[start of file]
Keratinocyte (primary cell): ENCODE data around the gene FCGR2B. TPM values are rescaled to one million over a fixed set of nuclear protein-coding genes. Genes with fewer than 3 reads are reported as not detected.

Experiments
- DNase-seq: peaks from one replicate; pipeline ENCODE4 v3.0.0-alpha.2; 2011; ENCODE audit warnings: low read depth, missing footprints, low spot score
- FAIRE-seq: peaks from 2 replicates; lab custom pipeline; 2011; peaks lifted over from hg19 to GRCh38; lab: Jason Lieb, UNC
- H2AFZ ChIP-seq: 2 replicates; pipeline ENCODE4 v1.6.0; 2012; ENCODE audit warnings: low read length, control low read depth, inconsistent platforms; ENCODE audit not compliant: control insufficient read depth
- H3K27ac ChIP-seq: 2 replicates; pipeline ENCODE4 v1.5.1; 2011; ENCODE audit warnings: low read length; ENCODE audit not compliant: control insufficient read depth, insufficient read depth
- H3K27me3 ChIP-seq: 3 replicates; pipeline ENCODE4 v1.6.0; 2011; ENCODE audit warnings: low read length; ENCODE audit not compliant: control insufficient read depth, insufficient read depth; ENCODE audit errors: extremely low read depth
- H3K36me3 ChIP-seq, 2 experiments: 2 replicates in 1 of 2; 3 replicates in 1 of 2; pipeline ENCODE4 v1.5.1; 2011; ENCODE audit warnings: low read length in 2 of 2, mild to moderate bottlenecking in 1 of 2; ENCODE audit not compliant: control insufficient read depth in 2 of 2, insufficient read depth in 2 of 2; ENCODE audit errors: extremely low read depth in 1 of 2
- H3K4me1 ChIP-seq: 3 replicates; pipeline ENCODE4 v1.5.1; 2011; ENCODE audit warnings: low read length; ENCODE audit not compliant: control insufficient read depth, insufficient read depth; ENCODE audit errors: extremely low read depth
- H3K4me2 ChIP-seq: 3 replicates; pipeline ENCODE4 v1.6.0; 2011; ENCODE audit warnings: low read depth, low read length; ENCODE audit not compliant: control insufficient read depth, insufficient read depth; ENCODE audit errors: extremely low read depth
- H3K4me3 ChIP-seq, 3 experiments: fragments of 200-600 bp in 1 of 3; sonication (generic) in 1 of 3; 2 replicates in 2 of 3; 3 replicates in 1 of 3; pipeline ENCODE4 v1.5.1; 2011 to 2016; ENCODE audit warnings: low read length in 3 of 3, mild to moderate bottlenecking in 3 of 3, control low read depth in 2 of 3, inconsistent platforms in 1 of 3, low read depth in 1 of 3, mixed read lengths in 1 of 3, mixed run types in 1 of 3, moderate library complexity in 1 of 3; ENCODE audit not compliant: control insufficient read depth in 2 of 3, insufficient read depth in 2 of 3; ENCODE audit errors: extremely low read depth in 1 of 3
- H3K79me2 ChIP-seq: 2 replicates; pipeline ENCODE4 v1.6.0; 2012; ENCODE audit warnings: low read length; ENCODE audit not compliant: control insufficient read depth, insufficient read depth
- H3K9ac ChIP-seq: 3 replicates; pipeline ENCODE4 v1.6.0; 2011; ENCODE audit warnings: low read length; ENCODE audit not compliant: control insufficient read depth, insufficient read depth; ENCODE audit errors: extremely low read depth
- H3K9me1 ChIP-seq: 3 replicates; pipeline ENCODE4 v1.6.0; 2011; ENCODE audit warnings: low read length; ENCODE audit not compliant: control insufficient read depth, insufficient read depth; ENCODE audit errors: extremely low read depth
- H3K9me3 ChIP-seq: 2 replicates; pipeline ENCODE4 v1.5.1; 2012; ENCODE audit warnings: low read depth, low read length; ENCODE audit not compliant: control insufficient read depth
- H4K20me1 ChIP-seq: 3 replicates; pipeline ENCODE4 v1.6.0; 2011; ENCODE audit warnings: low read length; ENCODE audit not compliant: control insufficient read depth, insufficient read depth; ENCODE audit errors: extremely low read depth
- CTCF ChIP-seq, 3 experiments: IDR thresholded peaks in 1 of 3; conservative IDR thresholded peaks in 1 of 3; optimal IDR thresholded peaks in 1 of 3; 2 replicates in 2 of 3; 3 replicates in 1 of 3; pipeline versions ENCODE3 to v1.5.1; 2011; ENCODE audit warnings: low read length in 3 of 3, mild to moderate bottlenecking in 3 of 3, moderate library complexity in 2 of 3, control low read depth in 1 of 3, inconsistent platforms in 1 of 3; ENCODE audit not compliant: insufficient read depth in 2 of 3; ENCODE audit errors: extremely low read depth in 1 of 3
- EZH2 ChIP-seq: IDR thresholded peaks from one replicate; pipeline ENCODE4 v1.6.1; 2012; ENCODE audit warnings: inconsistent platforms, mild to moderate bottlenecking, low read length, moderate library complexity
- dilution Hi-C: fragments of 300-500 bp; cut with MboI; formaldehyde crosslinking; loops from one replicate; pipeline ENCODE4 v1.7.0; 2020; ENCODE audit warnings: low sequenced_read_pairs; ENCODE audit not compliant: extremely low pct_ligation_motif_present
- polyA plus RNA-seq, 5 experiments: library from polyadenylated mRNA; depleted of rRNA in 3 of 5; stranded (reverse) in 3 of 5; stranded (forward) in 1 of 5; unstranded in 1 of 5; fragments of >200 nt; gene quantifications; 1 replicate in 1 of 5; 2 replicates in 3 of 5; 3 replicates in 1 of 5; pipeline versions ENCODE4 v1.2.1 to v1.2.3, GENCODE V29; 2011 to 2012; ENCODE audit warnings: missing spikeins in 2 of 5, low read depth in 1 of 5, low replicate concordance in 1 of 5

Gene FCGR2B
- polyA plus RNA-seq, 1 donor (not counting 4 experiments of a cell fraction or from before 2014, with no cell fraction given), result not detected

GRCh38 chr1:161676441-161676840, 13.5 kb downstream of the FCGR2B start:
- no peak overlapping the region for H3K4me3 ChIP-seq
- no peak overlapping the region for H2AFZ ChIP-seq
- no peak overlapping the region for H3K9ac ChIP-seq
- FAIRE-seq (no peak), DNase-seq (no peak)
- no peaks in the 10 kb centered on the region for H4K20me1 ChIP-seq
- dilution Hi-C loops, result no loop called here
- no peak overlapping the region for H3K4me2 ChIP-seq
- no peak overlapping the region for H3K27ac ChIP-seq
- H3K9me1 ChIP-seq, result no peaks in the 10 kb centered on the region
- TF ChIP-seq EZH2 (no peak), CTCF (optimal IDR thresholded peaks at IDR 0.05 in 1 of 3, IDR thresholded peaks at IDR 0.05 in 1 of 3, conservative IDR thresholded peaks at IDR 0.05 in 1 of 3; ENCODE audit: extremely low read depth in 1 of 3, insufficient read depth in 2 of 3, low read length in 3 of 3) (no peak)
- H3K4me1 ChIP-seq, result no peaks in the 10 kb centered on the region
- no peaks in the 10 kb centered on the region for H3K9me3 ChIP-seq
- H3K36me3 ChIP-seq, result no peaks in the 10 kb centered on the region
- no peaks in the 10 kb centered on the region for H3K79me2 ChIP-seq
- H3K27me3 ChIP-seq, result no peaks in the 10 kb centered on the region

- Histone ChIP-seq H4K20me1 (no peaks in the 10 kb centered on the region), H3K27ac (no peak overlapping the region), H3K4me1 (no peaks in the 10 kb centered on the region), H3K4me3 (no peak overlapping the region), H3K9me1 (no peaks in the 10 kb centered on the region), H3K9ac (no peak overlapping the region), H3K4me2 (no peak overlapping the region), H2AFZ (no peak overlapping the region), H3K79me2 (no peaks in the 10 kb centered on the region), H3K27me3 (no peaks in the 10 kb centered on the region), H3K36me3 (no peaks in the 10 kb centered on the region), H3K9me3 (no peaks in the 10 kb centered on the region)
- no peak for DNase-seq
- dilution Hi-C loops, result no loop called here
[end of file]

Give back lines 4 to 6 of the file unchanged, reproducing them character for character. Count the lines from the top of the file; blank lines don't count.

- FAIRE-seq: peaks from 2 replicates; lab custom pipeline; 2011; peaks lifted over from hg19 to GRCh38; lab: Jason Lieb, UNC
- H2AFZ ChIP-seq: 2 replicates; pipeline ENCODE4 v1.6.0; 2012; ENCODE audit warnings: low read length, control low read depth, inconsistent platforms; ENCODE audit not compliant: control insufficient read depth
- H3K27ac ChIP-seq: 2 replicates; pipeline ENCODE4 v1.5.1; 2011; ENCODE audit warnings: low read length; ENCODE audit not compliant: control insufficient read depth, insufficient read depth